How might we improve the Browse Workout experience across all cardio consoles as we expand our content offering—while keeping the same look and feel and limiting dev and QA efforts?
3 UX/UI Designers
I led UX strategy, research, ideation, testing, and mentored two associate designers. Associate designers delivered final UI, redlines, workout data, content, and assisted with research, synthesis, prototyping, and testing.
Business alignment: 1 week
Research: 1 week
UX Design/Data Model: 2 weeks
UI/Content Delivery: 4 weeks
Prototype testing: 1.5 weeks
Alpha and Beta testing: 4 weeks
Dev and QA: two-week sprint cycles, totaling ~6 mos.
We started with a complex flow that had some redundancies and extra clicks. Content is siloed in different areas under naming patterns that may not be clear to exercisers. If we borrowed from well known entertainment browse patterns, we could start to pull all content into a single page for a move visual experience that scales, while making room for featured content.
From MVP to Future State
Beginning with the treadmill experience, initial direction includes eliminating the extra browse page, taking exercisers directly to all workout content. We can standardize access to setup options, allowing exercisers to log in, connect accessories, or set up their default preferences at any point before their workout begins.
As workout content continues to grow, so will the need to add features like tagging, filtering, personalization, customization. This also presents us the an opportunity to break down the wall between workouts and entertainment content to create seamless access to any content anywhere.
Solutions will need to take into account several variables:
• Multiple base types
• Screen size/resolution
• Multiple brands under one umbrella
• Workout types and quantity
• International translations (26)
• Facility customizations
• Corporate partner agreements
• Logged in experience
• All user types
• Existing build complications
• Android Lollipop constraints
• Aging hardware
Our research and testing plan for this project was organic and a pilot for building out a formal research practice. We began by aligning with business goals and existing research, checking on existing design decisions by performing a reach test, lean user testing with high fidelity comps, and finally some field testing with a functional console. We are about to launch into alpha and beta testing at select international locations.
Based on submissions from our cross functional workshop, we were able to find basic alignment over feature prioritization on the highly sought after real estate on the console Home screen.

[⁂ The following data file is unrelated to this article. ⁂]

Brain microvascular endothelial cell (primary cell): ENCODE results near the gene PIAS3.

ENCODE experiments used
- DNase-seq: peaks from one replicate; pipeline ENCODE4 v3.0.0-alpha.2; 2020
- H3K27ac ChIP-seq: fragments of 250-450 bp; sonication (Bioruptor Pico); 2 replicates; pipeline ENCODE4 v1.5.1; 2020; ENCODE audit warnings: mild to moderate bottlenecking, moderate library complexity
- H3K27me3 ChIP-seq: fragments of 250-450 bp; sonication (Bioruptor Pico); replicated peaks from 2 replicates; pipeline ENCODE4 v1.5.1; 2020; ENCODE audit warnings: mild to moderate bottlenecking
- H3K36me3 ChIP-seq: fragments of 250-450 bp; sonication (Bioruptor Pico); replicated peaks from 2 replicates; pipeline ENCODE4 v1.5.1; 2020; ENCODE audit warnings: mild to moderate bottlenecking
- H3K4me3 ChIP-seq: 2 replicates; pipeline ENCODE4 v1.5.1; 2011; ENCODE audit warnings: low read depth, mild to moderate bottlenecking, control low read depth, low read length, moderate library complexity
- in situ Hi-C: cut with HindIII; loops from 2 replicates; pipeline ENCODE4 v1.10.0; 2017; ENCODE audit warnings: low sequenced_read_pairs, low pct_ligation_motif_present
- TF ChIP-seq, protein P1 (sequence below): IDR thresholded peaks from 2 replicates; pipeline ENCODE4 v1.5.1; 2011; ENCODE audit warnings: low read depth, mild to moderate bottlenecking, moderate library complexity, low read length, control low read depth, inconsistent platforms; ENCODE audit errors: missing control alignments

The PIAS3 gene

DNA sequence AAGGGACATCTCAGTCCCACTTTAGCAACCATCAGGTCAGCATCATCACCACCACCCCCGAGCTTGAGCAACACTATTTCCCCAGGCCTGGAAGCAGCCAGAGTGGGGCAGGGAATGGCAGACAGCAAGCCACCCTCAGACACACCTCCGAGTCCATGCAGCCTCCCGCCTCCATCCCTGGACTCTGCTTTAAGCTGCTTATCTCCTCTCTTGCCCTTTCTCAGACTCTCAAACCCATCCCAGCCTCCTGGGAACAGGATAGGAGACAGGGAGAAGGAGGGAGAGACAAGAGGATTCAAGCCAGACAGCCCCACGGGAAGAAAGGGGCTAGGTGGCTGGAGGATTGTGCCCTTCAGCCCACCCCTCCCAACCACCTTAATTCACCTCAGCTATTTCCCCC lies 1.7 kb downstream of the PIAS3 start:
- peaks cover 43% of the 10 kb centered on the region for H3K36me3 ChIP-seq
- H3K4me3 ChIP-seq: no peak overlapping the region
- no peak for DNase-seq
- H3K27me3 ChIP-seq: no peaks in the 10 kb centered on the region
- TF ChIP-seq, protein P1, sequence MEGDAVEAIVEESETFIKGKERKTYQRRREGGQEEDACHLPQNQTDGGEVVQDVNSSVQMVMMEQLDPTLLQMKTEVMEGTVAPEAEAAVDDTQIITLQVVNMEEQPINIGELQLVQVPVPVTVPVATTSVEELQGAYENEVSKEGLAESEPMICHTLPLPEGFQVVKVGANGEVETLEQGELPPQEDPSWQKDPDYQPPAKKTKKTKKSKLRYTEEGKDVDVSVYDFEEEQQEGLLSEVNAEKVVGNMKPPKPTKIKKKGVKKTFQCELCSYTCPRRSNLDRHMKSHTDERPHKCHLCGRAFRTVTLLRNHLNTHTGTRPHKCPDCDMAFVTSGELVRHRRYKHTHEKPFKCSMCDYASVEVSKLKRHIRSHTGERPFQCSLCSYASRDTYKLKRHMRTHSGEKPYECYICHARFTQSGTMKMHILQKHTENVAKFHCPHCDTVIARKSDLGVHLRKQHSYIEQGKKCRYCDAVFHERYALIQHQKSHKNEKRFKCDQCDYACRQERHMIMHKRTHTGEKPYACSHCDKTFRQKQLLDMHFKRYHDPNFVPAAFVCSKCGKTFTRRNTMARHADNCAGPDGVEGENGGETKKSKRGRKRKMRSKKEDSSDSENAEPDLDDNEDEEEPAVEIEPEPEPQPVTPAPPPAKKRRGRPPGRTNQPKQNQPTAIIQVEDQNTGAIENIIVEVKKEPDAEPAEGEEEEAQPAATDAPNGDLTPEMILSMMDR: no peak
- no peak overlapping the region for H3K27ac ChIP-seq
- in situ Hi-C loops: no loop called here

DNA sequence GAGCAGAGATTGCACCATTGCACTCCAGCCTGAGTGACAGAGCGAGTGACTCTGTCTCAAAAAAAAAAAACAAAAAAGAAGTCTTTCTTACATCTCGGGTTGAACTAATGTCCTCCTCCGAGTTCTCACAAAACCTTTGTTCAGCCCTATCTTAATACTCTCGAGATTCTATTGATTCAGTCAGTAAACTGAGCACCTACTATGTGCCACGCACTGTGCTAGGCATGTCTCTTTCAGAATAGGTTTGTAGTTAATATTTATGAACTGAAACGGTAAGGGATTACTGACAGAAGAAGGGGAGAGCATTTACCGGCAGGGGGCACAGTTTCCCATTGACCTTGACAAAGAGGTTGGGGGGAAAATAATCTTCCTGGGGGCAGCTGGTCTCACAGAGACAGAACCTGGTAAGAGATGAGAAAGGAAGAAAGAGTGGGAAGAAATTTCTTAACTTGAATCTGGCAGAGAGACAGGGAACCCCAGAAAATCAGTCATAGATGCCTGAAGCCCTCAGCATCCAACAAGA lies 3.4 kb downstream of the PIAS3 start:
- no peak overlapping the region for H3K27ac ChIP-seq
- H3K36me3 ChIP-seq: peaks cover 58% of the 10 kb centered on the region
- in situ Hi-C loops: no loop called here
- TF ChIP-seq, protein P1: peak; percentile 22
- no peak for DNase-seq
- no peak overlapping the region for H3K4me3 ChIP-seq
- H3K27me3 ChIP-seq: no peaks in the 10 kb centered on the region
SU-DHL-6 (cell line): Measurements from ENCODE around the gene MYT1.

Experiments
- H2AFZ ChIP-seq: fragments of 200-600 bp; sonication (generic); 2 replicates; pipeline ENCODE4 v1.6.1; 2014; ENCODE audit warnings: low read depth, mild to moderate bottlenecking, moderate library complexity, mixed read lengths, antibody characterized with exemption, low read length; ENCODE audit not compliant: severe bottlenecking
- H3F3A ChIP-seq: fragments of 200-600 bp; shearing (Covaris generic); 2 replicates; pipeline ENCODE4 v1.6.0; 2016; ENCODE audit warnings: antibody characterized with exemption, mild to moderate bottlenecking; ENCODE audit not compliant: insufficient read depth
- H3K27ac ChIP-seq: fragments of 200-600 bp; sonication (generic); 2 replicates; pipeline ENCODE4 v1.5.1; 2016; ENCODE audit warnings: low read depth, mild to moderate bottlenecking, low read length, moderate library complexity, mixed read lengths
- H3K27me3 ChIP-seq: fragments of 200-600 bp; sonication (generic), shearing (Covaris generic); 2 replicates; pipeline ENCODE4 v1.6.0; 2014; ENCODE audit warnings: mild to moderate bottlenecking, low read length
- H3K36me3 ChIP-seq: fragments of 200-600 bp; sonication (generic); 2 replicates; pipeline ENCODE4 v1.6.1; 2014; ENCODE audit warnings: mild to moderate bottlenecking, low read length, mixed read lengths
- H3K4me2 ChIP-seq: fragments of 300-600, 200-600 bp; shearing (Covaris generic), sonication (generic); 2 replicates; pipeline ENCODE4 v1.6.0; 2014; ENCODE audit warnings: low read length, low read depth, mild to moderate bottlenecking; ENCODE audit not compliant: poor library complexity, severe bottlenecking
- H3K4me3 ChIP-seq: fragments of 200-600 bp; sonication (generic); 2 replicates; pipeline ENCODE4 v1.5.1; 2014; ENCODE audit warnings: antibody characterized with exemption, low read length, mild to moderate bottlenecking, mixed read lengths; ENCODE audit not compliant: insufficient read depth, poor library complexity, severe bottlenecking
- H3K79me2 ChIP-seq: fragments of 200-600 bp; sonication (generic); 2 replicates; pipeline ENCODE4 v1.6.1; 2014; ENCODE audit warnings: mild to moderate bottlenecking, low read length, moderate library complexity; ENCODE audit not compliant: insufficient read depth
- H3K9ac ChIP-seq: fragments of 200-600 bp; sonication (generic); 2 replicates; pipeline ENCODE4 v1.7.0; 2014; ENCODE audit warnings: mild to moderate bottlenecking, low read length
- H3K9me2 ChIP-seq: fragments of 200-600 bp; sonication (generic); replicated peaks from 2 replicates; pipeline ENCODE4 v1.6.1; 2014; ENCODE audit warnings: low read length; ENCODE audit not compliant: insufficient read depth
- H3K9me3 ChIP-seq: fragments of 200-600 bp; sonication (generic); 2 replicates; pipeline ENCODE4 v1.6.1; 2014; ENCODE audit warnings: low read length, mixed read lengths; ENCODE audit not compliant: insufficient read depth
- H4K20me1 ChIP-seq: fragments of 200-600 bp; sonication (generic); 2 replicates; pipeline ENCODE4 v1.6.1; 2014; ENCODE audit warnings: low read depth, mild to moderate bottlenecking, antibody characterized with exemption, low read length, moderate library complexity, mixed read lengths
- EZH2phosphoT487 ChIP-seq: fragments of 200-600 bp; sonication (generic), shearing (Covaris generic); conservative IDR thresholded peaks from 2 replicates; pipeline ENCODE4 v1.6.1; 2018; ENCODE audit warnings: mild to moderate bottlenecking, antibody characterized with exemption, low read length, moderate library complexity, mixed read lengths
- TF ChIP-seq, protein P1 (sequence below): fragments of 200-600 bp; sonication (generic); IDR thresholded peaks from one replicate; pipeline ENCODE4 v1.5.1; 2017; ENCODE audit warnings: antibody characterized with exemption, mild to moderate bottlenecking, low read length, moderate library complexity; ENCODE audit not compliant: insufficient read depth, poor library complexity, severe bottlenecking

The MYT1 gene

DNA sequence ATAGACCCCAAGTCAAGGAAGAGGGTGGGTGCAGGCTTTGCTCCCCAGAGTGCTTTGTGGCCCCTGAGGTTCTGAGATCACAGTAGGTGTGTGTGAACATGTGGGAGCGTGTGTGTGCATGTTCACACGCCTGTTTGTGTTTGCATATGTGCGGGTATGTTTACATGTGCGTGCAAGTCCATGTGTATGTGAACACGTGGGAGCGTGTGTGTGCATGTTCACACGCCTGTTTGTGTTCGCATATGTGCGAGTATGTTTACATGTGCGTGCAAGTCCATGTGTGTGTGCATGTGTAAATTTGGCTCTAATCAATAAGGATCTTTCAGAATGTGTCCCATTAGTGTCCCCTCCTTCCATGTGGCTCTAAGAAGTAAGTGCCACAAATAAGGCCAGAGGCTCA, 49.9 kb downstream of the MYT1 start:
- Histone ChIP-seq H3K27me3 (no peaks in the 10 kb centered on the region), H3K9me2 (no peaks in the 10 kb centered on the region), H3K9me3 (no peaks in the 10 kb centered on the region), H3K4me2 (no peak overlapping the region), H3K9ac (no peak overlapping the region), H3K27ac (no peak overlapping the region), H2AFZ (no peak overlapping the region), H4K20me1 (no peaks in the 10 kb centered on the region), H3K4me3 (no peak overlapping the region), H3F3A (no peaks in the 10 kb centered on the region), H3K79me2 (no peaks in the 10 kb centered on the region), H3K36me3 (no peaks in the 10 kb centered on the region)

From prior research and user statements pulled from multiple teams, we were able to identify a basic user pattern that we measured on two axes: experience level and disposition toward exercise.
Competitive and Lateral Research
We reviewed 10 brands that specialize in entertainment and fitness content. We found that each major brand has been converging on a YouTube model. Categories are based on tagging and analytics. Content is constantly tested with users and optimized for better engagement.
The console team went through two rounds of ideation and desk research over a two week period. After some medium fidelity testing, we converged on a home screen menu that separates primary and secondary actions from general settings navigation, the introduction of a top bar universal nav, a large feature area with cards below. We introduced micro icons and confirmation modals as a way to give exercisers more information about a given workout and give clear confirmation on when the machine would begin moving.
Below is a sample of concepts leading to the final solution. Screens include the Home and Browse pages as well as other touch points connecting the new experience to the existing one.
We took consoles into two corporate offices and three local gyms and conducted a task analysis and questionnaire with ~25 participants. While we had a strong positive response to our content and browse patterns, we learned that we need additional scrolling affordances to help console users find additional content. We found that our personas can be expanded to at least four axes instead of two, adding in variables like ability and curiosity.
With our broad international user base, it's clear that we will need to expand on our MVP to improve accessibility and overall experience for all of our exercisers. The next phase of updates to the browse experience will include more robust personas and exploration into simplifying choice for exercisers who want to just get on and go through improving things like Quick Start visibility and the ability to access all content from within a workout. We'll explore multiple view options for exercisers who want to stay focused with minimal stats or exercisers who don't wear their reading glasses at the gym.
The new Home screen side panel has a clear hierarchy and simplified choice structure. The primary and secondary options will ultimately lead an exerciser to the Browse experience. Based on testing, we removed some of the visual noise in the default ads on the Home screen.
The browse experience is now in a single page. Exercisers still have access to all of their settings. We highlight two content features at the top of the screen and have introduced a simple algorithm to display popular workouts followed by our standard workout groupings below. Goal workouts and Fitness tests are now displayed more visually with icon overlays to indicate the goal or test type. The data was redesigned to accommodate our future state plans of rolling out more complex algorithms along with filtering to build out a more customized browse experience at the gym and logged in user levels.